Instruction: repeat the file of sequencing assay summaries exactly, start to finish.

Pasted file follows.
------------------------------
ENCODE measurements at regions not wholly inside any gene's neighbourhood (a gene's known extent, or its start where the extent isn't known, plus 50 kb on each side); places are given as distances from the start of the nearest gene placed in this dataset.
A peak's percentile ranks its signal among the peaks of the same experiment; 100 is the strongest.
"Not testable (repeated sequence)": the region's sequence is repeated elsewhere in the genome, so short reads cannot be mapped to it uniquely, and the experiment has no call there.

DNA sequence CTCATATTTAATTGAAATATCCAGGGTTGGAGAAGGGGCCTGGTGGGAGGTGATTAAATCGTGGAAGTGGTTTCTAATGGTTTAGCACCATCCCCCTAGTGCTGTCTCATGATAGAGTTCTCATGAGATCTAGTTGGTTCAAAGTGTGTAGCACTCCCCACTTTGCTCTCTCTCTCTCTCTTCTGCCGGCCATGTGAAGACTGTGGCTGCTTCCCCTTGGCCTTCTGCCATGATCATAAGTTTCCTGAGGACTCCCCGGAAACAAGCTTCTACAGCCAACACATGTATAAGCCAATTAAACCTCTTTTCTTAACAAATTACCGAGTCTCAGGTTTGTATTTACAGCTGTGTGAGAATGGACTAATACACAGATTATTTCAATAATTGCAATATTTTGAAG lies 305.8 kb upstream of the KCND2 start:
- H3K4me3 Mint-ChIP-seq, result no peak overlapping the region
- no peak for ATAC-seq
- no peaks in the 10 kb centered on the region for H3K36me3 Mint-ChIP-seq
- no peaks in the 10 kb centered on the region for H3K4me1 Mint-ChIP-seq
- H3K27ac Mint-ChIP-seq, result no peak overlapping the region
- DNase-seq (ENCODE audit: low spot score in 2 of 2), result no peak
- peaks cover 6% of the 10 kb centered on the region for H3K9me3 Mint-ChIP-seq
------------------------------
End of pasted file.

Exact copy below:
ENCODE measurements at regions not wholly inside any gene's neighbourhood (a gene's known extent, or its start where the extent isn't known, plus 50 kb on each side); places are given as distances from the start of the nearest gene placed in this dataset.
A peak's percentile ranks its signal among the peaks of the same experiment; 100 is the strongest.
"Not testable (repeated sequence)": the region's sequence is repeated elsewhere in the genome, so short reads cannot be mapped to it uniquely, and the experiment has no call there.

DNA sequence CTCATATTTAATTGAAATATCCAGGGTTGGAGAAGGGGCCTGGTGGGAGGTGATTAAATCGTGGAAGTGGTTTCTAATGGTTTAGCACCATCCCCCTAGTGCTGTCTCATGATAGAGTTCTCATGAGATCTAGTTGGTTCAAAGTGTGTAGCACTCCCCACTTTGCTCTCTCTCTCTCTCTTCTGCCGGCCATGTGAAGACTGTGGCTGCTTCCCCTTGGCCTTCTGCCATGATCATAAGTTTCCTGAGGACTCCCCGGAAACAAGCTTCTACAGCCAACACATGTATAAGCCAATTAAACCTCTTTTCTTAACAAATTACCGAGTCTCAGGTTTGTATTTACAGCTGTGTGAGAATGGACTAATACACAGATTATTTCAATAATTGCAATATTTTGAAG lies 305.8 kb upstream of the KCND2 start:
- H3K4me3 Mint-ChIP-seq, result no peak overlapping the region
- no peak for ATAC-seq
- no peaks in the 10 kb centered on the region for H3K36me3 Mint-ChIP-seq
- no peaks in the 10 kb centered on the region for H3K4me1 Mint-ChIP-seq
- H3K27ac Mint-ChIP-seq, result no peak overlapping the region
- DNase-seq (ENCODE audit: low spot score in 2 of 2), result no peak
- peaks cover 6% of the 10 kb centered on the region for H3K9me3 Mint-ChIP-seq